With Bill Cosby now facing his first criminal court case out of the approximately five dozen women who accused him of sexual assault, my Sunday Smack for the week comes from a March 2015 Washington Post article written by Jewel Allison, an African descendant and one of Cosby’s accusers.
Allison, who happens to be a poet, author and music educator, wrote in the WaPo piece that she declined to publicly share her story of being drugged and assaulted by Cosby because she feared that doing so would “undermine the Black community.”
Cosby’s standing at the time of the alleged assault as a powerful media figure, role model to African descendants as well as America’s Favorite Dad supported Allison’s decision to be silent.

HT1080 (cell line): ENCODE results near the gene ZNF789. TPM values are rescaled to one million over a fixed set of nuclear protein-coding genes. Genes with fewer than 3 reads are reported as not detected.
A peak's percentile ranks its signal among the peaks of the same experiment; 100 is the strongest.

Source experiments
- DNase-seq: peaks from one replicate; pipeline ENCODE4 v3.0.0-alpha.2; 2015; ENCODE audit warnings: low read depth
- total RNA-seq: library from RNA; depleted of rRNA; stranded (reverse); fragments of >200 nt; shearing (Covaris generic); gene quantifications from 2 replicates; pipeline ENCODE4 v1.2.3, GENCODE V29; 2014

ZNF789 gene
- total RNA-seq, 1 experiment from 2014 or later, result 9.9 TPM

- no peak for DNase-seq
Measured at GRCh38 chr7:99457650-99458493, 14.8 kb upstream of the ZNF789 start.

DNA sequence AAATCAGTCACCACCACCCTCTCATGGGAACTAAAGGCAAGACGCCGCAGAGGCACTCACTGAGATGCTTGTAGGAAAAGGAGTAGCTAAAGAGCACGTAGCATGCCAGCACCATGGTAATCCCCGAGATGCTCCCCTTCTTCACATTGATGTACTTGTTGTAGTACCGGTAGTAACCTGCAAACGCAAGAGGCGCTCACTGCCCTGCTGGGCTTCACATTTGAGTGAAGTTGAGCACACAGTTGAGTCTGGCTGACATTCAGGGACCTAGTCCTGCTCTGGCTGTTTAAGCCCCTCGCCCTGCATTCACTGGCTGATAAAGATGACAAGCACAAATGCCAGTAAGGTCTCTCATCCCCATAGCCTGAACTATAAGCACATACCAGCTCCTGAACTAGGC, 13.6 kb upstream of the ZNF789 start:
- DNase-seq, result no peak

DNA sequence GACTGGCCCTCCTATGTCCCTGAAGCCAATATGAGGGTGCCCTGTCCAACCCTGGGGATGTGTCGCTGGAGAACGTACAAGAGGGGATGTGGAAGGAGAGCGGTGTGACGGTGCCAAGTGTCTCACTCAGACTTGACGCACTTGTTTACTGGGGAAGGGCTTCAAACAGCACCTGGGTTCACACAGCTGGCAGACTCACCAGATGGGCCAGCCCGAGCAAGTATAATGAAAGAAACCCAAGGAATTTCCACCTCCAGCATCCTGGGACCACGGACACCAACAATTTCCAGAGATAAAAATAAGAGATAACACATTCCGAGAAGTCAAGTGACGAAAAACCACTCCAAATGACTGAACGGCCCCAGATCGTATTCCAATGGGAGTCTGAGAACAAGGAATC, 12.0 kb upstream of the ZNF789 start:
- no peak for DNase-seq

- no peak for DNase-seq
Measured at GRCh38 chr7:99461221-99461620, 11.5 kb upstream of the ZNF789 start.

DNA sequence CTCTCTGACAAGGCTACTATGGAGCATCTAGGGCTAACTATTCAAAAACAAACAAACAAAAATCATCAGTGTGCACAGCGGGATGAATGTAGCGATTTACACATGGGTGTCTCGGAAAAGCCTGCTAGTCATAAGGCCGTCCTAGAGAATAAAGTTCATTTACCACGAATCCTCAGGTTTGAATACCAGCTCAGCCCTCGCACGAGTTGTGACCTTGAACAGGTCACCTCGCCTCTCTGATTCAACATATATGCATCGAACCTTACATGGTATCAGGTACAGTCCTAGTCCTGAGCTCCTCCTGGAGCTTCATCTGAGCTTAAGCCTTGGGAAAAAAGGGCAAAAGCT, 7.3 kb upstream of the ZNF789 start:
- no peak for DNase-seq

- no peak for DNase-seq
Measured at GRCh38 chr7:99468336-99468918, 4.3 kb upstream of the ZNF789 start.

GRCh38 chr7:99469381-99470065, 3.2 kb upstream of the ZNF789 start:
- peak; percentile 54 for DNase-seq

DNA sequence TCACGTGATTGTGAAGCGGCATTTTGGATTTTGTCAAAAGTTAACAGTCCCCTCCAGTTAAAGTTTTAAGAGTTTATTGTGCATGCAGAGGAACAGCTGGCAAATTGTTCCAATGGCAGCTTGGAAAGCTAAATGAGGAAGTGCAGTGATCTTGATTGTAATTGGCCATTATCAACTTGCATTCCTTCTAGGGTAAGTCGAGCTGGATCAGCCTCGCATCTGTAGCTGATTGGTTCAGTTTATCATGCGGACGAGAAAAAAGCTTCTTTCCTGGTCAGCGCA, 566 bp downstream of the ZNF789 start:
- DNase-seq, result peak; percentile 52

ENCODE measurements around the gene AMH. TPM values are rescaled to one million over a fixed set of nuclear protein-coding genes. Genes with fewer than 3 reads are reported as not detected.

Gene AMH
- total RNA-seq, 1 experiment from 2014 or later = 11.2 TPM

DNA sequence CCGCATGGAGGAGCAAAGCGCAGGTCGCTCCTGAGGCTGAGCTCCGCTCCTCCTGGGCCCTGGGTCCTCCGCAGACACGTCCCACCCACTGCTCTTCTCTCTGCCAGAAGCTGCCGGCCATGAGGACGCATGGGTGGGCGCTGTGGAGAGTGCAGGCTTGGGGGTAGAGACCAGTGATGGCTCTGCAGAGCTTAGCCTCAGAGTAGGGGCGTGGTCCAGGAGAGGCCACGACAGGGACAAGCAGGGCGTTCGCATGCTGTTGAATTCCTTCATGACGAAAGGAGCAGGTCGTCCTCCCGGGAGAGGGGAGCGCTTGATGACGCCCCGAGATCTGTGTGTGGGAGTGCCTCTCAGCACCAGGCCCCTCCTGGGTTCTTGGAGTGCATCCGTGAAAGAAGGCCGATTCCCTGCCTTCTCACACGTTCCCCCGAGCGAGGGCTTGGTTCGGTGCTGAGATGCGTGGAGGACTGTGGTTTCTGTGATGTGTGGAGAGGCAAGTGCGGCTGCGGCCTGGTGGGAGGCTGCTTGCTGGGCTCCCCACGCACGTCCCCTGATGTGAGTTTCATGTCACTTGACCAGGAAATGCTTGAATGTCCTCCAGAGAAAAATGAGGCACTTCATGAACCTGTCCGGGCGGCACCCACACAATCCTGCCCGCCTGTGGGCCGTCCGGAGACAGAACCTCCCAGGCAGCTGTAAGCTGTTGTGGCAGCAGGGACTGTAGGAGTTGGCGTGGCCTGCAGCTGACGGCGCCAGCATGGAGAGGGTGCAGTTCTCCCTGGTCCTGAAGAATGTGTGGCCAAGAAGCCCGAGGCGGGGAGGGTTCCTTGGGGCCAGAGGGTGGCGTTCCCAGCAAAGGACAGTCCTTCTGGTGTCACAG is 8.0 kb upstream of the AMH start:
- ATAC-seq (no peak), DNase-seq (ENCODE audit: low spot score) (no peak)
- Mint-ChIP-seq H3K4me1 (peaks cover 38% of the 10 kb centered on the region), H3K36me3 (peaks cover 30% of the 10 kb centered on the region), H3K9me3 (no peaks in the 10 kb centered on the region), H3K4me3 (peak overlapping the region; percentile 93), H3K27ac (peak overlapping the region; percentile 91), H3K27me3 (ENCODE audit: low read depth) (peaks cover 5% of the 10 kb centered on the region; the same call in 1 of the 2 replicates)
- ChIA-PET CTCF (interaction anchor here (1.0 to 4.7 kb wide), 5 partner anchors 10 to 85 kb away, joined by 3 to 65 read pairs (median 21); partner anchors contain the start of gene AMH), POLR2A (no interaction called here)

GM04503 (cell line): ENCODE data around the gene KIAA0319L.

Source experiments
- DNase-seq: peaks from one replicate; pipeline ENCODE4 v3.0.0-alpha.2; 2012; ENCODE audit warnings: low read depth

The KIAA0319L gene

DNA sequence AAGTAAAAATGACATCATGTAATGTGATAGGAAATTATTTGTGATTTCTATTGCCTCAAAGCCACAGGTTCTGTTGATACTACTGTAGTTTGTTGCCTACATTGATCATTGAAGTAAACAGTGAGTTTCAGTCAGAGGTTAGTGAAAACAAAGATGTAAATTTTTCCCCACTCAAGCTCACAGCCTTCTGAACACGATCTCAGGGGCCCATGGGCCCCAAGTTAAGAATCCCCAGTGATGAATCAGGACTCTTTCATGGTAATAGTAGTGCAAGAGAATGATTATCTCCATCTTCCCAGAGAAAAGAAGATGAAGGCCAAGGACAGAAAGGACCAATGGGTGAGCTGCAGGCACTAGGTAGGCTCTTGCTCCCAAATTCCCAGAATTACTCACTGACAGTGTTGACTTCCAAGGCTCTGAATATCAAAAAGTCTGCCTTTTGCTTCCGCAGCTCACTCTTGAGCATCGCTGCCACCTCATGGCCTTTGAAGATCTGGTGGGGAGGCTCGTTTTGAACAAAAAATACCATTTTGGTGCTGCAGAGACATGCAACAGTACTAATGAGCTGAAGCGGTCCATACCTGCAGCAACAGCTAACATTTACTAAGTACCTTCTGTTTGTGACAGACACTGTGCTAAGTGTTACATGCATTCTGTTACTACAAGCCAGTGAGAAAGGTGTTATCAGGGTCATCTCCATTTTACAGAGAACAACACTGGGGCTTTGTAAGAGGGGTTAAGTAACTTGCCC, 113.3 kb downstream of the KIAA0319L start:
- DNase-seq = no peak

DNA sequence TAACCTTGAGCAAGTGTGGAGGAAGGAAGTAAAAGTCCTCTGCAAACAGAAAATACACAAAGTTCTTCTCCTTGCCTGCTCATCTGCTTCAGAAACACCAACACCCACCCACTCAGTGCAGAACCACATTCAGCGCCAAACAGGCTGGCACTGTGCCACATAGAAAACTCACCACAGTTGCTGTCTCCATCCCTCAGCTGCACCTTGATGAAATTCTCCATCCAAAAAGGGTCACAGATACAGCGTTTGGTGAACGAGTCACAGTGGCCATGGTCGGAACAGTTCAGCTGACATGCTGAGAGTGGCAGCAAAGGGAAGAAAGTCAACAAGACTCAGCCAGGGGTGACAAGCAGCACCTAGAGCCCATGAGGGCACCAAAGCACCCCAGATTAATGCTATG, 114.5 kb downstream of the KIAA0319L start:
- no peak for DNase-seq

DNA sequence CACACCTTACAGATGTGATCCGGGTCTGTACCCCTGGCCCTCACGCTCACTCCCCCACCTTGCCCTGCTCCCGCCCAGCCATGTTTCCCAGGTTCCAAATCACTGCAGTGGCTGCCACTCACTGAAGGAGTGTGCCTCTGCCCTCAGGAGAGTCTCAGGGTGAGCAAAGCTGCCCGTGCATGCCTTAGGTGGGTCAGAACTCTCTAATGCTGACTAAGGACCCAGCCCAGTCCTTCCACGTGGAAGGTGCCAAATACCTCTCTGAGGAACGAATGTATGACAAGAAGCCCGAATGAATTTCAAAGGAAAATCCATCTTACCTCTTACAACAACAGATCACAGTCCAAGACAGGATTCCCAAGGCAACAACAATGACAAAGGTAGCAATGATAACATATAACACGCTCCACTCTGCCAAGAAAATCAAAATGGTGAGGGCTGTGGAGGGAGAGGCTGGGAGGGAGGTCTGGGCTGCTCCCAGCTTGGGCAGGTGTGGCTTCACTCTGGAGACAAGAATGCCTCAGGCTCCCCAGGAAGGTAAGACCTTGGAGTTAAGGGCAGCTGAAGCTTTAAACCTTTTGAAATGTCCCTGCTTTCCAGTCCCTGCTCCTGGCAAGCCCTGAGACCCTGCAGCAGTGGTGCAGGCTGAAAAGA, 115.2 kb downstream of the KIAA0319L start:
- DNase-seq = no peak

My Sunday Smack to you is obvious: assuming Allison’s accusations are true, is saving the reputation of a race more important than bringing a high-profile black rapist to justice?
In case you think that question is unfair, perhaps you’ll deal with this one: should Black people choose to carry the weight of their race’s reputation — good, bad or otherwise — every day and everywhere?
Some of you may think the last question is also unfair, but I never said these questions would be easy …
song currently stuck in my head: “i’m so okay” – kendra ross